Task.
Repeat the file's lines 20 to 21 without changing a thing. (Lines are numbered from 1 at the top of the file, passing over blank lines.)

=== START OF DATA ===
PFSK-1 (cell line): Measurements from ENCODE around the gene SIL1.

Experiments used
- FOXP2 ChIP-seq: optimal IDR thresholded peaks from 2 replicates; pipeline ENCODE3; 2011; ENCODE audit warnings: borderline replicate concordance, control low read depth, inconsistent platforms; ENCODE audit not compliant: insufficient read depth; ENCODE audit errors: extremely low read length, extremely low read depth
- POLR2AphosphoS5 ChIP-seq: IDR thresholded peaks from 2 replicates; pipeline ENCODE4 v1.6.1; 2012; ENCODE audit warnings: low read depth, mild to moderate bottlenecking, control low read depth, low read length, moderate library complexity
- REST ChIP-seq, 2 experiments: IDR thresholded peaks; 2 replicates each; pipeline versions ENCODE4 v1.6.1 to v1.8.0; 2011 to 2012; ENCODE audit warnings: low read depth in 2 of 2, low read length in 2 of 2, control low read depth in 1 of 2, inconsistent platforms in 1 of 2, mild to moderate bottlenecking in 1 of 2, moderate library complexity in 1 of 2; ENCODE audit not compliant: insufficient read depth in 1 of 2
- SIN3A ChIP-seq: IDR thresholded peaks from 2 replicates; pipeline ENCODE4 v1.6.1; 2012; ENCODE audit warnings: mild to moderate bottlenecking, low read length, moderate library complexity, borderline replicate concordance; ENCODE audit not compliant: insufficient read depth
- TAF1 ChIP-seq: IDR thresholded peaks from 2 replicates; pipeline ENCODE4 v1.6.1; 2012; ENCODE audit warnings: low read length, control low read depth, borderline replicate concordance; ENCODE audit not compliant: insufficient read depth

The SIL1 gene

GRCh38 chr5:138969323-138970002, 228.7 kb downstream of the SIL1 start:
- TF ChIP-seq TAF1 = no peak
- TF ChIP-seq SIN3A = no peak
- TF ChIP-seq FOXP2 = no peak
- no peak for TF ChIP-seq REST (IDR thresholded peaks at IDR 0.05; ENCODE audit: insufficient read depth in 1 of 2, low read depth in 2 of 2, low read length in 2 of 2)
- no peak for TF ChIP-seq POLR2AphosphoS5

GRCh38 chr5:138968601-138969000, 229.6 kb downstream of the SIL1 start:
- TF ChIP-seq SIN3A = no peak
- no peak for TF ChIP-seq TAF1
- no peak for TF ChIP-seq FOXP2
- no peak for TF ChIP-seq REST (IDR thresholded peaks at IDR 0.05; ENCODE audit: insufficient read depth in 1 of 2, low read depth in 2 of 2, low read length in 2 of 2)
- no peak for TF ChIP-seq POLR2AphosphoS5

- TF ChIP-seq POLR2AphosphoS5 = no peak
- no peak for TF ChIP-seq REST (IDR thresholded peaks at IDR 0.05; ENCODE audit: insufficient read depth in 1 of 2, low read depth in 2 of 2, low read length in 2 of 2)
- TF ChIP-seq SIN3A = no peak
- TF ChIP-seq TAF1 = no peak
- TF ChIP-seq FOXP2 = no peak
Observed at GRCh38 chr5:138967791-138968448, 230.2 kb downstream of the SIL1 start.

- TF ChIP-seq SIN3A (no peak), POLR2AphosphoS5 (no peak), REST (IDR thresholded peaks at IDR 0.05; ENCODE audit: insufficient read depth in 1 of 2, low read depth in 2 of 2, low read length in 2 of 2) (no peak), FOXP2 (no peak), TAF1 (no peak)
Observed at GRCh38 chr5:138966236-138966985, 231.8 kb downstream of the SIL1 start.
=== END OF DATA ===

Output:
- no peak for TF ChIP-seq POLR2AphosphoS5

- TF ChIP-seq POLR2AphosphoS5 = no peak